Style Guide

(This page was last updated November 24, 2020.)

This is a personal style guide that I intend to continue following for this site. Of course, many of these may be subject to change in the future (and some of my past translations may not adhere to this as a result), but I would like to keep them as a reference.

  • Names: Western order (given name followed by surname), to reduce ambiguity.
    • Exception: Vocaloid names (“Hatsune Miku”, etc.), due to community precedent and regular official-side enforcement of East Asian (surname followed by given name) order.
  • Honorifics: Follows the standard of whatever is used for the originating work’s most well-known translation; by default, dropped for actual fiction containing dialogue. Retained for interviews out of respect, with the exception of –shi (氏) due to the mainstream’s general unfamiliarity with it.
  • Romanization: In the absence of official romanizations, should generally follow some variant of Hepburn romanization, unless there’s a particular reason to not use it.
  • Japanese cultural terminology: Handled on a case-by-case basis. If it doesn’t have its own English Wikipedia article, it’s getting translated.
  • Kanji names with unknown/unclear readings: I’ll do my best.
    • Extra note for Digimon: In the cases of Sora’s mother (淑子) and Koushirou’s mother (佳江), I’ll be going with their novel-provided readings of “Yoshiko” and “Yoshie” for any translations on this blog.
  • Wordplay and puns: Will try my best to make equivalent wordplay in English.
    • Exception: “Wordplay names” that are in themselves puns (see: names like those endemic to the Ace Attorney or Inazuma Eleven series) will, in the absence of any official variants, be retained as romanized names, partially as respect to the value of names, and partially because I do not feel personally comfortable making a call to change them when I’m not in the position of an official translator. Of course, when such official translations exist, I will naturally and happily defer to them.
  • Titles and work names: Officially localized titles whenever possible (e.g. “Ace Attorney” instead of “Turnabout Trial”).

In regards to Digimon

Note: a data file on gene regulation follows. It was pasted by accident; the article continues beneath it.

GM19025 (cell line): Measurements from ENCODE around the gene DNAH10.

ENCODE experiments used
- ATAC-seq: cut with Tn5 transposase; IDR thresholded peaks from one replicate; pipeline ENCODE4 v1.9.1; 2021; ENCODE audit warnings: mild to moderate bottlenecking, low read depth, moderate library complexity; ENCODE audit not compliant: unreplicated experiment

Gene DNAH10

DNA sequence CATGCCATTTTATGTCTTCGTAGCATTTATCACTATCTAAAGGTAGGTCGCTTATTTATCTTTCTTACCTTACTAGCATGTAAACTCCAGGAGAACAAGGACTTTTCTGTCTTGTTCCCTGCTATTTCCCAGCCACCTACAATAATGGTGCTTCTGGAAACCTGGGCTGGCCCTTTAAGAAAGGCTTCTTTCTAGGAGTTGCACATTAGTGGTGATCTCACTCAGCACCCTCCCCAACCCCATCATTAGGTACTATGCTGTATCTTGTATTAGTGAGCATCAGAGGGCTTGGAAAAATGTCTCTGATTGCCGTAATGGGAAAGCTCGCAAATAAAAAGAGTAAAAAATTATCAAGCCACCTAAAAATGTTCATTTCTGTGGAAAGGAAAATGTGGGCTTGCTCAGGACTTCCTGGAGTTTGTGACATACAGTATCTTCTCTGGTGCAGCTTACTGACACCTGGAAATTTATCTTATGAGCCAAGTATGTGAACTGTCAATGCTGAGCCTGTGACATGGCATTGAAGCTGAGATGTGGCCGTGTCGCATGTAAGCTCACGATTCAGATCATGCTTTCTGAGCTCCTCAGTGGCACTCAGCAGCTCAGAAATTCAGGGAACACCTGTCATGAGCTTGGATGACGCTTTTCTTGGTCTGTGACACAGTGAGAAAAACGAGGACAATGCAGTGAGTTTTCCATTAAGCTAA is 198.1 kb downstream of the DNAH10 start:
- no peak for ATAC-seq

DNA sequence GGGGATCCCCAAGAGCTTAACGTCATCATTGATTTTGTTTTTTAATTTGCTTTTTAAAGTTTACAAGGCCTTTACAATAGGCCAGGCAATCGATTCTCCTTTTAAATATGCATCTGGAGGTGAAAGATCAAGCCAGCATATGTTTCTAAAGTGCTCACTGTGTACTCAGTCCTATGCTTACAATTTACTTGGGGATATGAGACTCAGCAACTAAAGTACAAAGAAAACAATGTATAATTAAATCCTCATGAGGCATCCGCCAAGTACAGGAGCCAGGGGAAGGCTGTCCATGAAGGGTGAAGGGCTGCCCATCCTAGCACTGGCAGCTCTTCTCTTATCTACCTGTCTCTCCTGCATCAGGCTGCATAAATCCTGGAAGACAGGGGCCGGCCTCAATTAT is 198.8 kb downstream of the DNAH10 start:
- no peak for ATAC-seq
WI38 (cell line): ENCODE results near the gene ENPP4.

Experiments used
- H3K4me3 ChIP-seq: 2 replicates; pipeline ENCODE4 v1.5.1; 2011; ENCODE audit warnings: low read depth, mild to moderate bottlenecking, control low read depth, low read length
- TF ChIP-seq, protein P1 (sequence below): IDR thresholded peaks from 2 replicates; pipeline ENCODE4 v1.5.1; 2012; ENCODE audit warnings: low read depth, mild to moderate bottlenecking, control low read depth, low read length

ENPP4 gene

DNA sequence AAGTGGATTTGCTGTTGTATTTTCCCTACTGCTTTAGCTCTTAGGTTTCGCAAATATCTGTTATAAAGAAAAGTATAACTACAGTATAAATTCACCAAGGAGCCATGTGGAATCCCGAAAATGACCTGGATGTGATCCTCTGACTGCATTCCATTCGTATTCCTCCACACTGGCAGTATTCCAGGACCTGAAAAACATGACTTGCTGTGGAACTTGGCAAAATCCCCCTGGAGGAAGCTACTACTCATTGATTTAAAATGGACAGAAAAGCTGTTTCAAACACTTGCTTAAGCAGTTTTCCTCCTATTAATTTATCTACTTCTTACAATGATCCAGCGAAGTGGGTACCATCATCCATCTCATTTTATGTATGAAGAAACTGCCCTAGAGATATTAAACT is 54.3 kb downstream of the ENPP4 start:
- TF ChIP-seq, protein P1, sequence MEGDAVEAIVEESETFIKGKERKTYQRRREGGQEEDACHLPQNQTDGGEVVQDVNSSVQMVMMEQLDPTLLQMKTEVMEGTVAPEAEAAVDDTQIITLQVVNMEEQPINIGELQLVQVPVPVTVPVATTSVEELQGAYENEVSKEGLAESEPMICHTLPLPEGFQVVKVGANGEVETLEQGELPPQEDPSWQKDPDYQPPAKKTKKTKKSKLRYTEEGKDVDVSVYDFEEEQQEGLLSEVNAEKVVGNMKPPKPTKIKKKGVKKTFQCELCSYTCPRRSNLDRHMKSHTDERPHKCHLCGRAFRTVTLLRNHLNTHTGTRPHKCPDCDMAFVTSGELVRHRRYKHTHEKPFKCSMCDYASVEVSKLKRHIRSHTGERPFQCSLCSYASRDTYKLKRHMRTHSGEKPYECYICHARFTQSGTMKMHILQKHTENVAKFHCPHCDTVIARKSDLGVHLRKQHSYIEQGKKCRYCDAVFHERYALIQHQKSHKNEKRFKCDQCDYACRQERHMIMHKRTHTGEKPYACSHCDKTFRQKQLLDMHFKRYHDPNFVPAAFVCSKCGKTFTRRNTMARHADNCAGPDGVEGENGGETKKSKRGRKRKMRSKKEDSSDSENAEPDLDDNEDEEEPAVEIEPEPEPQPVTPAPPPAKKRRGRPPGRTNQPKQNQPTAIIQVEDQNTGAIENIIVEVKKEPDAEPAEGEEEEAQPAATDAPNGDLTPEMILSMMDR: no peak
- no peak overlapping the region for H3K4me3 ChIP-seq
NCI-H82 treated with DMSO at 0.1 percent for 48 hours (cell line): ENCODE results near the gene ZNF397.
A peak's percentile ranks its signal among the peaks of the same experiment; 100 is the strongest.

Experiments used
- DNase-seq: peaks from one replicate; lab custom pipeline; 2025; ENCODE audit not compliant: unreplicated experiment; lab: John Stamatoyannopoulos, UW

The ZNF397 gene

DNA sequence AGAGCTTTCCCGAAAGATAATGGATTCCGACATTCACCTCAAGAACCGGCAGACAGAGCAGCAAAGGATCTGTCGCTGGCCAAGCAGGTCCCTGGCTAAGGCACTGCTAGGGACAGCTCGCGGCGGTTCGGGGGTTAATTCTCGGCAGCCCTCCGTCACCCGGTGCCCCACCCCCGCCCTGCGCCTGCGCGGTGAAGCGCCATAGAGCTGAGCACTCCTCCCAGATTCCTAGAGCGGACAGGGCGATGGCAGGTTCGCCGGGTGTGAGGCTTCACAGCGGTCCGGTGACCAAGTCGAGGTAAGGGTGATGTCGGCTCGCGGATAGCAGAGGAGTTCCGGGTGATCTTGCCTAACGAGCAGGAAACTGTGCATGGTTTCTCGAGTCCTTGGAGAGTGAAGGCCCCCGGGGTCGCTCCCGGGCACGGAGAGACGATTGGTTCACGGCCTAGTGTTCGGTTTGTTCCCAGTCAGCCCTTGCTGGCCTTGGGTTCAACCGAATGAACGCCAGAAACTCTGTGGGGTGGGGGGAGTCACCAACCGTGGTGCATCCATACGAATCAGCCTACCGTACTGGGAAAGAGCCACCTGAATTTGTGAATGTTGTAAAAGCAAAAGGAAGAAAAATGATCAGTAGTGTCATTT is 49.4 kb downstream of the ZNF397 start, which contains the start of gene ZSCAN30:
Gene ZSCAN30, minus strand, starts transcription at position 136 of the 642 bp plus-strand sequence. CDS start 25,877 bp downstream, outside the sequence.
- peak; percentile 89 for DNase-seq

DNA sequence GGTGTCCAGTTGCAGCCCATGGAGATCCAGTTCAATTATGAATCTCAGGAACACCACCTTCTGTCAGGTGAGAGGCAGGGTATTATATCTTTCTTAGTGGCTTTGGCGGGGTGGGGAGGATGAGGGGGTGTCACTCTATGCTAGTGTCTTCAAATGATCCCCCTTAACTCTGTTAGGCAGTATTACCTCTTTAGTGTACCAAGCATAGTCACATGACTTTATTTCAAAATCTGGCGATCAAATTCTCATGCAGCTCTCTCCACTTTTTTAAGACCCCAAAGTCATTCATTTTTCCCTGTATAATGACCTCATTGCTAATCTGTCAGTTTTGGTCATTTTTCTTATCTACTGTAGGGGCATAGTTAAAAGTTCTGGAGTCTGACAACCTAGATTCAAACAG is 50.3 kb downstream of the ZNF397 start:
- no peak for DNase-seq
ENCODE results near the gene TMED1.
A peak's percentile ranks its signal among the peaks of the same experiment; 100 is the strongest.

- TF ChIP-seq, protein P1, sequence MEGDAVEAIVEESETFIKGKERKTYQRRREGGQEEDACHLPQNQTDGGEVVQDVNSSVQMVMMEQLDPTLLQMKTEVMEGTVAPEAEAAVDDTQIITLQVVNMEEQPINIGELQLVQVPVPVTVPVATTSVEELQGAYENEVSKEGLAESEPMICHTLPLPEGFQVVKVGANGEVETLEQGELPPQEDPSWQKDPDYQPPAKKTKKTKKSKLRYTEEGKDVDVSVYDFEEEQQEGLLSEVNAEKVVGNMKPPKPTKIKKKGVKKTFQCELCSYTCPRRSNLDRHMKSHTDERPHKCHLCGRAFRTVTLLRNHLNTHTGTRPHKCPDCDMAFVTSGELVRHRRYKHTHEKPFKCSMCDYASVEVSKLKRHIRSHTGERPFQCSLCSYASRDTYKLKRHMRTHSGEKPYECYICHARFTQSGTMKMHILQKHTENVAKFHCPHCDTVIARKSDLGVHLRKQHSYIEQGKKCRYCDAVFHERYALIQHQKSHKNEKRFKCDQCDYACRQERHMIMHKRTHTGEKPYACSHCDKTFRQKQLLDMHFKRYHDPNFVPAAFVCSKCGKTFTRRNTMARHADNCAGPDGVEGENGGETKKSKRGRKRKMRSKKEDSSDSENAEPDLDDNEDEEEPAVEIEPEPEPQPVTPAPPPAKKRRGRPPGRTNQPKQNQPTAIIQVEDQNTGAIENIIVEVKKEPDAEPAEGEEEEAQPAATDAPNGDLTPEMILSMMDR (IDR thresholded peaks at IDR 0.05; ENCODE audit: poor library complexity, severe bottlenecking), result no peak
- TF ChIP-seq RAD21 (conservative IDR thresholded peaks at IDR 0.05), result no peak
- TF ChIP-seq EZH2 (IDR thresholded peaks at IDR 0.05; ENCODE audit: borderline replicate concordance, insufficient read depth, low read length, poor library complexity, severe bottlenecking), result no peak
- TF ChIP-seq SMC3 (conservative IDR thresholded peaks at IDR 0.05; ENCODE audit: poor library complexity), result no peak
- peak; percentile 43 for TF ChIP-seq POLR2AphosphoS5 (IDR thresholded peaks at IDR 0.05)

While I don’t exclusively translate for the Digimon franchise, it comprises the larger percentage of my translations. Normally, I would like to continue using officially localized titles and terminology whenever possible. However, there is an unfortunate history of inconsistent franchise localization and translation standards for the Digimon franchise:

  • There are two entirely different official English-language schematics, the more well-known one used for the American English dub, and the one used for Southeast Asia. They are, of course, very different, and moreover, at least one occasion (Digimon Heroes!) has ended up with the Southeast Asian English translation in a North American-released product.
  • Unlike other famous long-time franchises like Pokémon or Shin Megami Tensei, which generally at least have some degree of monster/franchise-wise localization consistency, Digimon is very largely lacking in this regard, and “localized” Digimon names and other franchise constants tend to shift wildly from work to work. Making things even worse is that “officially directly translated materials” (officially subtitled versions of the anime, etc.) are inconsistent about whether they match the American English dub, adhere more to the Japanese version, or lie somewhere in between. Consistency has been starting to improve with the release of Digimon Story Cyber Sleuth‘s English version in 2016, but nevertheless there are still around two decades of inconsistently localized material that makes it difficult to work with.
  • Many of the localized dub names for various franchise aspects were formulated before later Japanese franchise developments came into the picture, and have adapted poorly. (For example, “Ultimate” to “Mega” to “Super Ultimate”.)
  • Many of the materials I translate are Japanese-exclusive, and refer to things that were heavily altered or inconsistent with the American English dub equivalent (e.g. Jou’s brothers Shin and Shuu; general characterizations for anime characters; worldbuilding). In addition, characterizations often differ heavily from the Japanese version to their English dub equivalents, and the fanbase has deep associations with each version of the character to their respective names.